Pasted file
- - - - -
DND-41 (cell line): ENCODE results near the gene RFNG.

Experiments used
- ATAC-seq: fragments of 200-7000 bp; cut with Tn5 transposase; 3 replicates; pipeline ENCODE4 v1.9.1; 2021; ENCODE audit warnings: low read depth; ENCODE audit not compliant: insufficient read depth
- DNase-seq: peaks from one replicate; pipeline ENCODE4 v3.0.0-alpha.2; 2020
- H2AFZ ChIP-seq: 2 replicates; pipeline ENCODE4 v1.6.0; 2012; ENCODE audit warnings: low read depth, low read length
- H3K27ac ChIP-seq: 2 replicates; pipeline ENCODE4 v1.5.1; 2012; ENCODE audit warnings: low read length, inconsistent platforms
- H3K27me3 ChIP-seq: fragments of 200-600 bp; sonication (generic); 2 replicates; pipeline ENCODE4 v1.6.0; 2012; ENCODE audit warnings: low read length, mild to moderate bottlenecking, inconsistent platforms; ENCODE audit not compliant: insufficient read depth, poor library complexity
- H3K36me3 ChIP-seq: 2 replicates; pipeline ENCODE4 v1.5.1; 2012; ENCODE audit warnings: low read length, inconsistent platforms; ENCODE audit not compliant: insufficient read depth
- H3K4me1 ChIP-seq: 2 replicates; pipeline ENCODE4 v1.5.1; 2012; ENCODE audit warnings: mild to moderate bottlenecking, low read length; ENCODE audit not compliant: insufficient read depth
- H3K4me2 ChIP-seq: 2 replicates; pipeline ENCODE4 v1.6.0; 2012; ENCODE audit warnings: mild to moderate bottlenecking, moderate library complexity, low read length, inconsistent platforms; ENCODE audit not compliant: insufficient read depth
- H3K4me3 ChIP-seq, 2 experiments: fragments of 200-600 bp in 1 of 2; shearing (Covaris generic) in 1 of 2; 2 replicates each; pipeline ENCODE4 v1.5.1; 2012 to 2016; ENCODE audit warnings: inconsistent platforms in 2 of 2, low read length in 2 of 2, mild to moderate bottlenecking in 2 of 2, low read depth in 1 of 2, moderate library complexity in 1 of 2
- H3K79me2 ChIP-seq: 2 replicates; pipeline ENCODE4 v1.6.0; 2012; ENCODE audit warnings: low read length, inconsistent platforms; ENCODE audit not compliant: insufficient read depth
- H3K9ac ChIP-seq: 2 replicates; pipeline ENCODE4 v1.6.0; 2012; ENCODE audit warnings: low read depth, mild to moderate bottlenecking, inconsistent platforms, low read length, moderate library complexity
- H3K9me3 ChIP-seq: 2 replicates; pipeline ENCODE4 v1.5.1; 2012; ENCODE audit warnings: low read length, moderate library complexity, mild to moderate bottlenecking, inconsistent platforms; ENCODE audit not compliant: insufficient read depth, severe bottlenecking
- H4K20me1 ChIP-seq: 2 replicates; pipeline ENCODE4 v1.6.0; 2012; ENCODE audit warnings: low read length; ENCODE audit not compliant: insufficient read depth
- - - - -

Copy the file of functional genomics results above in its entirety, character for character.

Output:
DND-41 (cell line): ENCODE results near the gene RFNG.

Experiments used
- ATAC-seq: fragments of 200-7000 bp; cut with Tn5 transposase; 3 replicates; pipeline ENCODE4 v1.9.1; 2021; ENCODE audit warnings: low read depth; ENCODE audit not compliant: insufficient read depth
- DNase-seq: peaks from one replicate; pipeline ENCODE4 v3.0.0-alpha.2; 2020
- H2AFZ ChIP-seq: 2 replicates; pipeline ENCODE4 v1.6.0; 2012; ENCODE audit warnings: low read depth, low read length
- H3K27ac ChIP-seq: 2 replicates; pipeline ENCODE4 v1.5.1; 2012; ENCODE audit warnings: low read length, inconsistent platforms
- H3K27me3 ChIP-seq: fragments of 200-600 bp; sonication (generic); 2 replicates; pipeline ENCODE4 v1.6.0; 2012; ENCODE audit warnings: low read length, mild to moderate bottlenecking, inconsistent platforms; ENCODE audit not compliant: insufficient read depth, poor library complexity
- H3K36me3 ChIP-seq: 2 replicates; pipeline ENCODE4 v1.5.1; 2012; ENCODE audit warnings: low read length, inconsistent platforms; ENCODE audit not compliant: insufficient read depth
- H3K4me1 ChIP-seq: 2 replicates; pipeline ENCODE4 v1.5.1; 2012; ENCODE audit warnings: mild to moderate bottlenecking, low read length; ENCODE audit not compliant: insufficient read depth
- H3K4me2 ChIP-seq: 2 replicates; pipeline ENCODE4 v1.6.0; 2012; ENCODE audit warnings: mild to moderate bottlenecking, moderate library complexity, low read length, inconsistent platforms; ENCODE audit not compliant: insufficient read depth
- H3K4me3 ChIP-seq, 2 experiments: fragments of 200-600 bp in 1 of 2; shearing (Covaris generic) in 1 of 2; 2 replicates each; pipeline ENCODE4 v1.5.1; 2012 to 2016; ENCODE audit warnings: inconsistent platforms in 2 of 2, low read length in 2 of 2, mild to moderate bottlenecking in 2 of 2, low read depth in 1 of 2, moderate library complexity in 1 of 2
- H3K79me2 ChIP-seq: 2 replicates; pipeline ENCODE4 v1.6.0; 2012; ENCODE audit warnings: low read length, inconsistent platforms; ENCODE audit not compliant: insufficient read depth
- H3K9ac ChIP-seq: 2 replicates; pipeline ENCODE4 v1.6.0; 2012; ENCODE audit warnings: low read depth, mild to moderate bottlenecking, inconsistent platforms, low read length, moderate library complexity
- H3K9me3 ChIP-seq: 2 replicates; pipeline ENCODE4 v1.5.1; 2012; ENCODE audit warnings: low read length, moderate library complexity, mild to moderate bottlenecking, inconsistent platforms; ENCODE audit not compliant: insufficient read depth, severe bottlenecking
- H4K20me1 ChIP-seq: 2 replicates; pipeline ENCODE4 v1.6.0; 2012; ENCODE audit warnings: low read length; ENCODE audit not compliant: insufficient read depth